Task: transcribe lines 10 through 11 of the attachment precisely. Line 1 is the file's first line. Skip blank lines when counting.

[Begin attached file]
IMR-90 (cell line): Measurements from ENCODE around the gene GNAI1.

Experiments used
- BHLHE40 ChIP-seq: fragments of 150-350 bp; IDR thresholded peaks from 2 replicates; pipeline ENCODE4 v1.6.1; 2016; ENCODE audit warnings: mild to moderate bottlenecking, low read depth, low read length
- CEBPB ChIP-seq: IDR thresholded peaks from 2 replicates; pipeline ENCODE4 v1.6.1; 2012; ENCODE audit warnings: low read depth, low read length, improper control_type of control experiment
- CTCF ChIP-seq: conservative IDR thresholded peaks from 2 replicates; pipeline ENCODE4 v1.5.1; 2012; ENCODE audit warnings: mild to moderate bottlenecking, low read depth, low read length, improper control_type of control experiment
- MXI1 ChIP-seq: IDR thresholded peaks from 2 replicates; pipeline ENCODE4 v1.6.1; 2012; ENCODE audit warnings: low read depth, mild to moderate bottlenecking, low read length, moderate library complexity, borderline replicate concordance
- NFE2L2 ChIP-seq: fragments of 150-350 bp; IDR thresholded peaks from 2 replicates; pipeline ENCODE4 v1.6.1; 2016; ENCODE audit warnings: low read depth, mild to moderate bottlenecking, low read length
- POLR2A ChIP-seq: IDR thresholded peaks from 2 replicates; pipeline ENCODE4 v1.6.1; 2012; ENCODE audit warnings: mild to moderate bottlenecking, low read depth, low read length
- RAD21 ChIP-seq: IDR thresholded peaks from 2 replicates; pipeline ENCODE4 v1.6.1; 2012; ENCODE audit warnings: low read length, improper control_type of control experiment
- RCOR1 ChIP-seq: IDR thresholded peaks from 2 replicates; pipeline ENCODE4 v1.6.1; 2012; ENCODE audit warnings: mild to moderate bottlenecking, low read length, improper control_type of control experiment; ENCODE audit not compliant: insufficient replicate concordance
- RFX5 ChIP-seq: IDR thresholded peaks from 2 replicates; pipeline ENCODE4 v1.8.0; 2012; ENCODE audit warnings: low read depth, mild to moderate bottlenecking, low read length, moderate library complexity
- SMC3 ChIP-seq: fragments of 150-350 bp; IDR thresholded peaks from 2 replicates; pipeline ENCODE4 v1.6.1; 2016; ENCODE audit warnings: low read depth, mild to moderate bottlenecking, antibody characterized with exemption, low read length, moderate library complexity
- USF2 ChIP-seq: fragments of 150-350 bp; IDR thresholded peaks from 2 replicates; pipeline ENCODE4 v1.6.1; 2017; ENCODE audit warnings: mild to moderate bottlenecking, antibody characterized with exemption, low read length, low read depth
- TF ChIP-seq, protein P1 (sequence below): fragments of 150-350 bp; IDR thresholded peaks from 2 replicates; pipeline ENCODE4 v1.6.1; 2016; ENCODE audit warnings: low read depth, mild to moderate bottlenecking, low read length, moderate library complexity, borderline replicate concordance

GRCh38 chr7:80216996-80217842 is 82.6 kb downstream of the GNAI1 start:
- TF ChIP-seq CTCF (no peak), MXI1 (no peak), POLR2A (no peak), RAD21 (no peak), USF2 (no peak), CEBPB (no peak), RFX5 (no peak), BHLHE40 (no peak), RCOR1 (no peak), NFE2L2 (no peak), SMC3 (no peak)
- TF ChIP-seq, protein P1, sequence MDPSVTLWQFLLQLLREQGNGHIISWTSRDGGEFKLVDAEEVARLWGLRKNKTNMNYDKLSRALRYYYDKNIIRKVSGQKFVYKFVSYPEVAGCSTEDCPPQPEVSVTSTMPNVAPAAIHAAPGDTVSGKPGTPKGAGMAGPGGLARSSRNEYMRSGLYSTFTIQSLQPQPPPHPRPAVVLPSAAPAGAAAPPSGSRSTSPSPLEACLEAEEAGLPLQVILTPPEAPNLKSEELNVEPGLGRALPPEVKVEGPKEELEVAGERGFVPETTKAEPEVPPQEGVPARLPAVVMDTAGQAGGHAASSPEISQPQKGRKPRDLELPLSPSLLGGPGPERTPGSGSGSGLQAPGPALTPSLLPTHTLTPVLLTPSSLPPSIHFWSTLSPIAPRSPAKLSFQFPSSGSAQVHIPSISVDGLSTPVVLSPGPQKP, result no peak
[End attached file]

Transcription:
- RCOR1 ChIP-seq: IDR thresholded peaks from 2 replicates; pipeline ENCODE4 v1.6.1; 2012; ENCODE audit warnings: mild to moderate bottlenecking, low read length, improper control_type of control experiment; ENCODE audit not compliant: insufficient replicate concordance
- RFX5 ChIP-seq: IDR thresholded peaks from 2 replicates; pipeline ENCODE4 v1.8.0; 2012; ENCODE audit warnings: low read depth, mild to moderate bottlenecking, low read length, moderate library complexity